While rural areas in south-eastern Myanmar have yet to face widespread infection problems, that is all likely to change. As local medics noted: “Since the military takeover, the response to COVID-19 has stalled. Mass public gatherings and demonstrations serve both an essential function for resistance and unity, but also as potentially large-scale events for the transmission of the virus. Without adequate testing, public compliance, and goodwill for isolation, access to acute clinical care, and continued vaccination, the implications for the spread, morbidity and mortality of COVID-19 are significant. »Thus, it is more than ever necessary to find solutions to provide support and assistance to rural villagers, whose situation has already deteriorated and has become more precarious over the past year. With the military now in command, there is even less chance of support and services reaching rural ethnic communities.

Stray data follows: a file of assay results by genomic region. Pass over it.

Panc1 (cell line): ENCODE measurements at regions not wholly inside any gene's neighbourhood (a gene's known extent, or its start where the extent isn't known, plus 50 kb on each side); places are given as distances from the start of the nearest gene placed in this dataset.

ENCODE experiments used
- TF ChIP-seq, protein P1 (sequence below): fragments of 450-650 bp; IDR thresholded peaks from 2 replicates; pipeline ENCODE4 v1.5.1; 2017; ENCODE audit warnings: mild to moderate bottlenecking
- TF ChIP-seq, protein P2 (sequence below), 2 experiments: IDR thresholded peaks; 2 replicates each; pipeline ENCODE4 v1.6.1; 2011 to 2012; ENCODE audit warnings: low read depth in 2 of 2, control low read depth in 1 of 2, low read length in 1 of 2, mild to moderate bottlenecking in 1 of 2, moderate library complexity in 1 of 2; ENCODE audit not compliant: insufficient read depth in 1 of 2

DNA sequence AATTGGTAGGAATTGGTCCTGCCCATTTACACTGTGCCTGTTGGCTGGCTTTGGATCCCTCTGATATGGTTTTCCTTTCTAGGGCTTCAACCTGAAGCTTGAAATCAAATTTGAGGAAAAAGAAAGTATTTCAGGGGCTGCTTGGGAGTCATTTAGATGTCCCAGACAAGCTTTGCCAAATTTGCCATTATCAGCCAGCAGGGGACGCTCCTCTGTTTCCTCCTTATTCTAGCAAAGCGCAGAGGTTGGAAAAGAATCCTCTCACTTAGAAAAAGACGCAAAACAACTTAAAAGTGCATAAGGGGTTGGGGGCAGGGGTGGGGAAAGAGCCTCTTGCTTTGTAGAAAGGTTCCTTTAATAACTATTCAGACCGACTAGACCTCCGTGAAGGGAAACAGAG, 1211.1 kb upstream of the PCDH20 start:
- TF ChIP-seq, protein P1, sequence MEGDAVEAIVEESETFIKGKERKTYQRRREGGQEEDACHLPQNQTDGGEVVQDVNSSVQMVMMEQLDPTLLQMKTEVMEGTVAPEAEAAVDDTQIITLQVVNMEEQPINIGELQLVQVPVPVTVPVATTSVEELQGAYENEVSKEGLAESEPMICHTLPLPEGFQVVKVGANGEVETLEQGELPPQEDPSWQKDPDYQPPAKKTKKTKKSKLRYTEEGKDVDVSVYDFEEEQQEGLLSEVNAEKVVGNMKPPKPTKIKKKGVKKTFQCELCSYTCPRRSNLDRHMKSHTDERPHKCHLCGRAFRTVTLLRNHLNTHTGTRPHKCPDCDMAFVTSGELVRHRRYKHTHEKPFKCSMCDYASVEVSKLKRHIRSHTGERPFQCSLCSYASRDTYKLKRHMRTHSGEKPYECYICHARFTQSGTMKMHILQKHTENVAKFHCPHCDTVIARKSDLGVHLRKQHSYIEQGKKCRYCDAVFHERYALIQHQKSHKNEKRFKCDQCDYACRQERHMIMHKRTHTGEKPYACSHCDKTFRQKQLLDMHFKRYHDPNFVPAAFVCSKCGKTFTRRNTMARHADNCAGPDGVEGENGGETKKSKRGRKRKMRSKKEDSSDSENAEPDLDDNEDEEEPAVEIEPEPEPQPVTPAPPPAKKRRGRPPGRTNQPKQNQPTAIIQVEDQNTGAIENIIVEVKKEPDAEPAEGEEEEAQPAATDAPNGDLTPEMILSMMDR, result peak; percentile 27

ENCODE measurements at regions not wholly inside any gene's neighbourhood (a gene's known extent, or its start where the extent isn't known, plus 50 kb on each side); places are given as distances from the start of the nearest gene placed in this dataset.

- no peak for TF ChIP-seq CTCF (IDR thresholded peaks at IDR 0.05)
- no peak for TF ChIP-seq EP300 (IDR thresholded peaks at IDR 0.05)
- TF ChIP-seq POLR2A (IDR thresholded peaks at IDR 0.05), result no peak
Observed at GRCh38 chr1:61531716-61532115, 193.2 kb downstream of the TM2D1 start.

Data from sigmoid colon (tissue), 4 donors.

While this report covers the run-up to the coup and describes infrastructure that might barely exist now, the problems created by COVID-19 and the government’s response have not gone away and will need to be addressed. In addition, the underlying political dynamic that prevents the development of a supportive infrastructure capable of meeting the needs of rural ethnic minorities continues to emerge. The report therefore begins by providing a brief overview of the political dynamics that have shaped access to services and the response to COVID-19. Then follows a discussion on COVID-19 notification and testing, as well as the preventive measures that have been put in place to deal with the increase in COVID-19 cases. The discussion then turns to the impacts on livelihoods, access to different forms of support and the state of health care and education.